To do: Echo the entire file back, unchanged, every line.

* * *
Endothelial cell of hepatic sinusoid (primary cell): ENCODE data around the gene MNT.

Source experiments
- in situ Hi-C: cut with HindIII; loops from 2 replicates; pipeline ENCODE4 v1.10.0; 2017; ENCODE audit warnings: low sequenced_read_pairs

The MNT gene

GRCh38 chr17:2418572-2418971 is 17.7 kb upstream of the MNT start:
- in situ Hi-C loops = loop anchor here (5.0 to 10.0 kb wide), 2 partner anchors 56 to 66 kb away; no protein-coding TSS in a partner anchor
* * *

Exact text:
Endothelial cell of hepatic sinusoid (primary cell): ENCODE data around the gene MNT.

Source experiments
- in situ Hi-C: cut with HindIII; loops from 2 replicates; pipeline ENCODE4 v1.10.0; 2017; ENCODE audit warnings: low sequenced_read_pairs

The MNT gene

GRCh38 chr17:2418572-2418971 is 17.7 kb upstream of the MNT start:
- in situ Hi-C loops = loop anchor here (5.0 to 10.0 kb wide), 2 partner anchors 56 to 66 kb away; no protein-coding TSS in a partner anchor